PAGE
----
The court held that defendant was properly convicted of first-degree home invasion and sentenced as a fourth-offense habitual offender to 150 to 300 months' imprisonment. It rejected his argument that the trial court erred when it denied his motion for a directed verdict because the description of the intruder the homeowner provided to police did not match defendant's height and weight, making the homeowner "not credible." It found that the homeowner "provided a sensible reason for each disparity" and "there was expert testimony that defendant was a major contributor to DNA recovered from a button" found in the house. It next rejected his argument that his due-process rights were violated when the trial court failed to suppress the homeowner's in-court identification of defendant because he was subjected to an improperly suggestive in-person lineup, finding that he offered no supporting evidence. As to his claim that the prosecution violated his due-process rights when it did not give defense counsel information relating to the second photographic lineup that occurred at the district court, the court noted that while MCR 6.201(A) and (B) make it "mandatory to disclose written statements of witnesses and police reports, there can be no discovery violation when the report does not exist at the time of the request. Further, the detective testified that he informed the prosecutor and the defense counsel, at the district court, of the homeowner's positive identification. Thus, defendant knew that the homeowner had made a positive identification, which eliminated any surprise at trial." Also, there was "no indication that the detective's report contained any other statements made by the homeowner that would have been favorable to the accused." The court also rejected his argument that the prosecution's DNA evidence lacked a proper foundation and the trial court erred when it admitted a lab report that was hearsay and violated the Confrontation Clause. "Other than mere assertions" as to the unreliability of the lab's methodologies, he failed to explain how the procedures and statistical probabilities used by the lab were actually unreliable or failed to comply with generally accepted lab procedures. Further, it was the testifying analyst's "analysis and report that linked defendant's DNA to the DNA found on a button at the crime scene," and she testified at trial and was "amply" cross-examined. The court further rejected defendant's argument that the prosecutor committed misconduct when he stated, during closing argument, that defendant did not appear for a police interview, noting that "because the prosecution's comments during closing argument concerned defendant's consent to and subsequent nonappearance at an interview that was to occur before his arrest, the commentary did not violate defendant's due-process rights." Finally, the court rejected his sentencing claims. Affirmed and remanded for the trial court to amend the judgment of sentence to reflect his status as a fourth habitual offender.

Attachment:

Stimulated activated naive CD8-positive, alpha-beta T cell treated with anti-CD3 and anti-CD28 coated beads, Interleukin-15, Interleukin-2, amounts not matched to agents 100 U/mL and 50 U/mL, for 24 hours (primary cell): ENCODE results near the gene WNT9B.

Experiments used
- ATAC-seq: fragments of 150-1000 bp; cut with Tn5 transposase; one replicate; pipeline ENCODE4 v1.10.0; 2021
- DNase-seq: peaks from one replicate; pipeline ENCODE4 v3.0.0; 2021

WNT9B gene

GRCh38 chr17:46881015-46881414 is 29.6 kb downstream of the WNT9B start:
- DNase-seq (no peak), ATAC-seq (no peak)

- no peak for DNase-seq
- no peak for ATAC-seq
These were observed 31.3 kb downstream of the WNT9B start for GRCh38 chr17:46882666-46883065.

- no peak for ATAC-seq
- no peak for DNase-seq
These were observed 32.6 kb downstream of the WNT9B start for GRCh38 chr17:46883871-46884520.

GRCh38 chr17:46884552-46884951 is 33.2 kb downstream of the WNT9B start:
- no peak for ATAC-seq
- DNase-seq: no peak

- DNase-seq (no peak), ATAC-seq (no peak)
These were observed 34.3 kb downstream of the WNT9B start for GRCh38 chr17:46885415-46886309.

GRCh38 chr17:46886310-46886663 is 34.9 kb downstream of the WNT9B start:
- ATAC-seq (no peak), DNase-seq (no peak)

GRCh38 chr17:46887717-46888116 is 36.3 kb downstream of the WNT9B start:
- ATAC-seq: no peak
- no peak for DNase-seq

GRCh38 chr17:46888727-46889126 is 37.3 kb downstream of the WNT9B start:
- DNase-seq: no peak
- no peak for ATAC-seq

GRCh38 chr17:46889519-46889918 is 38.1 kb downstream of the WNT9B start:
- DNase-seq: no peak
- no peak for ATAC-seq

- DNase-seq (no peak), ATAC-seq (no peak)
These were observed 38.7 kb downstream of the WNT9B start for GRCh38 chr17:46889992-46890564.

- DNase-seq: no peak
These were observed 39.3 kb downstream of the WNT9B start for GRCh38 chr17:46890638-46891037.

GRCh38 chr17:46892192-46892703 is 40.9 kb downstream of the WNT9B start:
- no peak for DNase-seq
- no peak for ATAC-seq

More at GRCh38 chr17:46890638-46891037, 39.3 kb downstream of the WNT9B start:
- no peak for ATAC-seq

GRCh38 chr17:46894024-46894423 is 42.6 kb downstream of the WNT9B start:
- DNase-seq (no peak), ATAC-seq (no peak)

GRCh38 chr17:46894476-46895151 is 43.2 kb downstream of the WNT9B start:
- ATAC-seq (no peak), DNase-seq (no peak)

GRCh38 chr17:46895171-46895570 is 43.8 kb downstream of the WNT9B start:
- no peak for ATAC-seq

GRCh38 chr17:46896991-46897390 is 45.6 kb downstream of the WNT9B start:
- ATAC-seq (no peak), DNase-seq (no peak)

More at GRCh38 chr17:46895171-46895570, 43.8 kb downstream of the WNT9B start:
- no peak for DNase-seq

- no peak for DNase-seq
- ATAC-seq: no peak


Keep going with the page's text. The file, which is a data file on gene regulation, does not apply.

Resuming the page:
Issues: "Hearsay" evidence; MRE 801(c); People v. McDade; Statements made for the purpose of medical treatment; MRE 803(4); People v. Mahone; People v. McElhaney; Sentencing; Scoring of OV 8; Asportation; MCL 777.38(1)(a); People v. Spanke; People v. Steele; People v. Cox; People v. Thompson; Scoring of OV 10; MCL 777.40(1)(a); "Predatory conduct"; MCL 777.40(3)(a); People v. Huston; People v. Cannon; Exploitation of the victim's youth; MCL 777.40(1)(b); Scoring of OV 3; MCL 777.33(1)(d)
Court: Michigan Court of Appeals (Unpublished)
Case Name: People v. Kares
e-Journal Number: 55879
Judge(s): Per Curiam - Meter, Servitto, and Riordan
The court held that trial court did not err in allowing testimony from the sexual-assault nurse regarding the victim's statements for purposes of medical treatment, and properly scored OVs 8, 10, and 3. Defendant was convicted of CSC III and sentenced as a fourth-offense habitual offender to 300 to 700 months in prison. On appeal, the court rejected defendant's argument that the trial court erred in admitting testimony from the sexual-assault nurse recounting the victim's reported history. Defendant claimed her testimony should have been excluded as hearsay because it involved statements made for the purpose of collecting evidence in a criminal prosecution, not for medical treatment. But the court disagreed, finding that it "was offered to describe the process of the medical examination and the routine gathering of information necessary for such an examination" and was therefore admissible even if it was hearsay. The court also rejected defendant's argument that the trial court erroneously scored OV 8 at 15 points, finding that, "in using promises to entice her to come to his apartment, the 'victim was asported to another place of greater danger.'" It next rejected his argument that the trial court erroneously scored OV 10 at 15 points, finding that "defendant engaged in a course of predatory conduct that made 'the victim an easier target for the sexual assault.'" Finally, the court rejected defendant's argument that the trial court erred in scoring OV 3 at 10 points for "bodily injury requiring medical treatment [that] occurred to a victim," finding that the trial court did not plainly err in this determination. Affirmed.